wp55b0dd48.png
wp4ed4d944.png
wp91074f43.jpg
wpa4923fff.jpg
wp0fe7637b.jpg
wp54b53ef2.jpg

Harold Hall

wpff6a4396.png
wpcbf9ee95.png
wpcbf9ee95.png

Next in the saga was a serious car accident and for something to do whilst off work I sent an article regarding the milling cutter chuck to the Model Engineer for their consideration. This was sent to Stan Bray who had just started the "Model Engineers' Workshop" magazine and articles on the other items I had made were requested, quite soon followed by my being offered the position of editor of the magazine and from where my article writing took off. What then is the situation with my present workshops? You will have noticed that I used the term "workshops" this being explained later.

 

Harold Hall's Workshop

Compared to many workshops in terms of machine tools I consider my workshop to be meagrely equipped. I did not know it at the time I provided the article but this was to be fully confirmed by the other workshop featured in the special. However, when it comes to accessories for them the situation is quite the reverse, for reasons given later.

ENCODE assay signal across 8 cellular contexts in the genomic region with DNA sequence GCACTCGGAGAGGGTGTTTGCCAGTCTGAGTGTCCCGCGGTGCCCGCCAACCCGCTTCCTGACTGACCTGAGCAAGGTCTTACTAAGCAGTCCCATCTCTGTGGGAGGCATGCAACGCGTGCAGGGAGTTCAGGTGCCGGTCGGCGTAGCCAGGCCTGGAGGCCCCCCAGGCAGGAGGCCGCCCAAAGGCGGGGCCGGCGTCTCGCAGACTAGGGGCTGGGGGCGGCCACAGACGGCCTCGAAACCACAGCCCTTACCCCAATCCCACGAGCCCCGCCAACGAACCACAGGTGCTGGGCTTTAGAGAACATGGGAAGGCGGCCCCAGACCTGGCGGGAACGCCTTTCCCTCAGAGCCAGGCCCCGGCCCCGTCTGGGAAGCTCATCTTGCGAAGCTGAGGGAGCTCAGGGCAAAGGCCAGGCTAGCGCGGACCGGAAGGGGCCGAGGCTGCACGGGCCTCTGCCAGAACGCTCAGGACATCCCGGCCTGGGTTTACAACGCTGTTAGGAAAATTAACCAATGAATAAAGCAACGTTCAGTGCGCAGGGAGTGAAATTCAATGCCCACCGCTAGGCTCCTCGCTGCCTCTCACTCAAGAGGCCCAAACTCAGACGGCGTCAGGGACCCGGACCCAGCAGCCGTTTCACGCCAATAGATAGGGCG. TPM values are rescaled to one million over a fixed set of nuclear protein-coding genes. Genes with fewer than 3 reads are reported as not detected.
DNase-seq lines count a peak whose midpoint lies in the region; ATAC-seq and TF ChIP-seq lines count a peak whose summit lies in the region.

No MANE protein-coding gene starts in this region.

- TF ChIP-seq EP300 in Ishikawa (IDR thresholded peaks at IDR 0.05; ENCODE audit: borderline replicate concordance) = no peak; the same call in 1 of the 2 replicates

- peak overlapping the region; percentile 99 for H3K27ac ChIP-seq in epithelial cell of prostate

The machines

The main machine is of course the lathe, first being the ML7 purchased when a teenager but eventually replaced by a second hand Super Seven Photograph 2 soon after becoming editor of the "Model Engineers' Workshop" magazine and this signalled the beginning of a major upgrade to my workshop's facilities. One such upgrade was to the lathe itself being the addition of a screw cutting gear box and whilst I do not do a great deal of screw cutting I hated setting up changewheels so not being absolutely essential this is one of my workshop luxuries.

 

Whilst my Cowells drilling machine had served my well it was not really man enough for much of what I found myself undertaking and so a much larger floor standing machine was purchased, Photograph 3, added to this later is the compound table seen mounted onto the machine's table, Photograph 4. Do not be fooled though into thinking that this enables milling to be carried out on the drilling machine, it does not. Four things make this impractical, 1. the drill chuck is inadequate for holding milling cutters, 2. the chuck is not held in place with a draw bar (very dangerous) 3. there is no fine down feed and 4. the down feed cannot be locked in place. Otherwise it would be practical as the table itself is robust enough.

My Workshops

Metalworkers Workshop, Myford Series Seven
Metalworkers Workshop, Floor standing drilling machine
Metalworkers Workshop, X/Y co-ordinate table, for drilling only
wp5edc7c73.png

 2

wpe7285997.png

 3

wpe7285997.png

 4